4. Sarah Sloane taught a class on safe sex. Is she qualified? She teaches BDSM. How safe is that? – To answer the first question, yes, she is qualified. For our intents and purposes, someone who is qualified to talk about safer sex is someone who has the knowledge necessary to provide an accurate, educational, and informational workshop or discussion. As someone who knows a lot about safer sex and as the person who booked her for attendance (and thus made sure that she had the knowledge to back up her event), I can stand by all the information she gave during her presentation. To answer the second question, BDSM is as safe as you make it, just like walking down the street is as safe as you make it. Heck, BDSM can be even safer than walking down the street. 

5. Megan Andelloux’s class is asking for audience participation, both mind and body. Are there could be sexual harassment issues with what took place? – Nope.  

6. Raffles were held. Were appropriate licenses obtained? Can dildos, etc legally be raffled? What about minors who may have been present or who may buy a ticket? – No minors purchased tickets or were present. And as far as we know, yes, all proceedings were legal. Finally, the sale and use of sex toys is legal in Rhode Island. What do you think they sell at Mister Sister on Wickenden? Pastries?  

7. Did Brown check IDS of all people attending Sex Week events, given the content? – Nope. Most events were workshop-sized and thus either I or the other coordinators in attendance knew the people who were there (either personally, or they at least knew their grade year, age, and/or affiliation with SHEEC and Brown/RISD).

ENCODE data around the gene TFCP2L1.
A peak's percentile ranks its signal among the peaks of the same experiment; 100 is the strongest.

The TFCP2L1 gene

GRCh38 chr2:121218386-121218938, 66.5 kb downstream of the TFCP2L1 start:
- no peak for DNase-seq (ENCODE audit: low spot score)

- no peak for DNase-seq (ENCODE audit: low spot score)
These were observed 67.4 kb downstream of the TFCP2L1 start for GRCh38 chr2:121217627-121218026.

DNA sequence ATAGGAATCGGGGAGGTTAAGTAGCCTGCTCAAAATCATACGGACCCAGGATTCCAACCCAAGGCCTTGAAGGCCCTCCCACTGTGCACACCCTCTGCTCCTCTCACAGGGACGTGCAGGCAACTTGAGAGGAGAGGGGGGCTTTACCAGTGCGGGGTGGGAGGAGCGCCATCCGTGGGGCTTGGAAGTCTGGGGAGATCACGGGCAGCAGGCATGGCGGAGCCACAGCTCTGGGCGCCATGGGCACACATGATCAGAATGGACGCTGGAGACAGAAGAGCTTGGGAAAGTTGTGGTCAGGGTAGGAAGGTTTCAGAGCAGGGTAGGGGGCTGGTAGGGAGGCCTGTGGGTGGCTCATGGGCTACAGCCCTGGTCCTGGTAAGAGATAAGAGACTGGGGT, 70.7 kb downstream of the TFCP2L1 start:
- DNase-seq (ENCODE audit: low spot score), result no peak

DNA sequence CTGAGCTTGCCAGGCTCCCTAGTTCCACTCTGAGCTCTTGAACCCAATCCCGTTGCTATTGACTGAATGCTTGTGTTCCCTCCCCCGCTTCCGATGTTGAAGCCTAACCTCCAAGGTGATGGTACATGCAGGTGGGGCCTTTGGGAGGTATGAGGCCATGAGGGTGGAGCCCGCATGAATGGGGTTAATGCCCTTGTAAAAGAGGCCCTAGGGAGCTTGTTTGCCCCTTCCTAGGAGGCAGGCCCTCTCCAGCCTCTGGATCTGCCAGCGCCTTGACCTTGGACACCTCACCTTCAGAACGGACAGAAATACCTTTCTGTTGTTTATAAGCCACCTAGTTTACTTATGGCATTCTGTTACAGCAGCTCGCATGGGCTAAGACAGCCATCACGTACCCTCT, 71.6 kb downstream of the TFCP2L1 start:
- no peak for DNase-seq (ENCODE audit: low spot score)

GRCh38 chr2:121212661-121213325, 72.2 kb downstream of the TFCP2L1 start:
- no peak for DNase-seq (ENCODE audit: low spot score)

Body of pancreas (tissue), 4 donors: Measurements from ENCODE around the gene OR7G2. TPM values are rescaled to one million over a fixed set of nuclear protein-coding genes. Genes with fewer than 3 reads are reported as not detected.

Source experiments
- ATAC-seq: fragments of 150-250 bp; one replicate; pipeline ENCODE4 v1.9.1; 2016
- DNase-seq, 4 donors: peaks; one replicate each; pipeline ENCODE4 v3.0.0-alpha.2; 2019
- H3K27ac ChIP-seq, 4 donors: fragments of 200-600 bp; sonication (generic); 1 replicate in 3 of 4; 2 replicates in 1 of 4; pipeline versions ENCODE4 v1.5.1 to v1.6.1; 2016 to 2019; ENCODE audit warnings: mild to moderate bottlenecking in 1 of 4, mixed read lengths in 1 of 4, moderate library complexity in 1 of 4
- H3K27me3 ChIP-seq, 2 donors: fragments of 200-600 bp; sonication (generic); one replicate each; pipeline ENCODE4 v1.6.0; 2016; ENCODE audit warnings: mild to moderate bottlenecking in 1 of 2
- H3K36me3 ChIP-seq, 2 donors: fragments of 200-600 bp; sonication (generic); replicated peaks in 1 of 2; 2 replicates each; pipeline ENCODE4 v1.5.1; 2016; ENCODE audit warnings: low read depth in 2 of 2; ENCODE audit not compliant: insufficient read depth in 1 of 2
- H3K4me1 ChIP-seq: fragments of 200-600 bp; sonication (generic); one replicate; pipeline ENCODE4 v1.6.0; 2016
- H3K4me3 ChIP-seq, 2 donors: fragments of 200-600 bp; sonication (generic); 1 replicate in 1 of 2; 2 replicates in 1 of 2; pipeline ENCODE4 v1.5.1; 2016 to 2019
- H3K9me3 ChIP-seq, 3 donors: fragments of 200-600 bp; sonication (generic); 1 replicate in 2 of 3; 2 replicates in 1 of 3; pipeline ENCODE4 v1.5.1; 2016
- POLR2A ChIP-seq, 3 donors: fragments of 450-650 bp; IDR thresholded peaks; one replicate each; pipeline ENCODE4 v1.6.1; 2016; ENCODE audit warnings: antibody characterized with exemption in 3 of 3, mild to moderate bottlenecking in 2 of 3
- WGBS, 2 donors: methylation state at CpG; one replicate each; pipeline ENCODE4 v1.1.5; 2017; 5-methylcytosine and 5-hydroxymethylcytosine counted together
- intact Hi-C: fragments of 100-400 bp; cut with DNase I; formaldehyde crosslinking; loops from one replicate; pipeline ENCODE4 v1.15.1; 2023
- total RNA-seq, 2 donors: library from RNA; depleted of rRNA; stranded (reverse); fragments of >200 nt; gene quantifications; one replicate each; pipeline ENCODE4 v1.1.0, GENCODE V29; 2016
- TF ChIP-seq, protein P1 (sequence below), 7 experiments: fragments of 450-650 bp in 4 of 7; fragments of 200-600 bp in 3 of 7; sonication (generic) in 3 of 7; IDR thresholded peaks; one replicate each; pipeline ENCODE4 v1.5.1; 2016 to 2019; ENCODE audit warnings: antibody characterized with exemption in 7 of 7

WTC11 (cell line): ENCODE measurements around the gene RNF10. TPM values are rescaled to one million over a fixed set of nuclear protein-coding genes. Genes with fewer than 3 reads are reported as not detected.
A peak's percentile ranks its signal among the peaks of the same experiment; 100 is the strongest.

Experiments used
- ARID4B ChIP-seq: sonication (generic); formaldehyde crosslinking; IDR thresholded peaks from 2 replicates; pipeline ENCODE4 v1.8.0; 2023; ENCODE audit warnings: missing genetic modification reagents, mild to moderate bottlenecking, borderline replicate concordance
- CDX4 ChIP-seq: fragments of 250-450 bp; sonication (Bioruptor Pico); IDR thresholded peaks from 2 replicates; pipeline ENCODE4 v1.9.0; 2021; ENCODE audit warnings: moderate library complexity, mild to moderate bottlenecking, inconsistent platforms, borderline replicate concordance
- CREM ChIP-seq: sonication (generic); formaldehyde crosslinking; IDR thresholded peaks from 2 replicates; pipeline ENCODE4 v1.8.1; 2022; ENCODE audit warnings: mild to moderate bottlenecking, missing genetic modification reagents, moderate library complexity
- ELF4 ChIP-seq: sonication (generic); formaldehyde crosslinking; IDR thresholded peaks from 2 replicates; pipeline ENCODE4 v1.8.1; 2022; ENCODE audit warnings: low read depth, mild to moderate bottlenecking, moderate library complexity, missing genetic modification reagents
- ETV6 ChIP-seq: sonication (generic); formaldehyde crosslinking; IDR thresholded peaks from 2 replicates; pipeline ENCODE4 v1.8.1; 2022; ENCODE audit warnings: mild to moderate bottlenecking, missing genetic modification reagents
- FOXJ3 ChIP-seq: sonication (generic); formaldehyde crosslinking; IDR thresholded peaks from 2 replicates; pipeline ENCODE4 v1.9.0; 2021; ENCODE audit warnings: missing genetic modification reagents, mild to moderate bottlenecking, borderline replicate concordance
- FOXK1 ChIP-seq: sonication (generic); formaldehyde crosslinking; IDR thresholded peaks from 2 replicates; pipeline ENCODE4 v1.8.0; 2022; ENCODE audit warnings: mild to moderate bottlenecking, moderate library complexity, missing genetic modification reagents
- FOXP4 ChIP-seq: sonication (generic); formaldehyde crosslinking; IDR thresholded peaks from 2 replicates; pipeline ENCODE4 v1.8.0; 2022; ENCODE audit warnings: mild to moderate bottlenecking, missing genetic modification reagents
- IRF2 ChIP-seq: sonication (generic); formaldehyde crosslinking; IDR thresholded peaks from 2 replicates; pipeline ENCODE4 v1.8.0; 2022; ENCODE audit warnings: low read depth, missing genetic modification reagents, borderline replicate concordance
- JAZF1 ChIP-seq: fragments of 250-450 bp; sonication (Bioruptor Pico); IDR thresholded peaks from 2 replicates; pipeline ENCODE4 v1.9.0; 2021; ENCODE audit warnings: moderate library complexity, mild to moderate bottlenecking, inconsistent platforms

8. Were these events be open to the community, and will their IDs be checked? – They were open to the community, yes, and no, their IDs were not checked for the aforementioned reasons. The community-members that were in attendance were either visibly college-aged or older.

9. What is the policy about photographing students who attend any Sex Week workshops? Do attendees have a right to privacy, including the possible taking of their names for raffles? – No names were taken for raffles. If you want more information about how the raffles worked, you can check here. Also, the raffles were completely voluntary, so while names were not necessary, even if they HAD been, people would have been GIVING us their names voluntarily. In regards to the pictures, at events, pictures were taken of presenters (if they consented to it), volunteers/coordinators (again, if they said it was okay), and the venue (beforehand). The other instances of pictures being taken were by BDH reporters taking pictures from the back of the room for one event, and thus no one’s identifying features were visible.  

10. The Raunchy Bake Sale was held on the Main Green. Passersby including children could have seen these items. It’s not only offensive but could violate RI Laws. – Mm, and what laws would those be, exactly? As far as I know, Spencer’s at the mall doesn’t have signs saying “WARNING: PENIS-SHAPED LOLLIPOPS AHEAD.” We didn’t either.  

11. Is SHEEC ever going to identify all the Brown Sex Week sponsors (including sex toy companies who donated products for the raffles?) Will this raffle funding be made public? See Aida Manduley’s twitter for mentions of companies that made donations: http://twitter.com/pledgemistress (scroll back by hitting “more” at the bottom of the page) – I’m amused by the phrasing–“is SHEEC ever going to identify all the Brown Sex Week sponsors” because it implies that we’ve taken forever and a day to say who the sponsors are or something. In fact, they have been identified/promoted multiple times through multiple media, before the raffle even happened. We have been quite transparent about this. Check our Facebook event, blog (https://brownsheec.wordpress.com/), and posters for more information.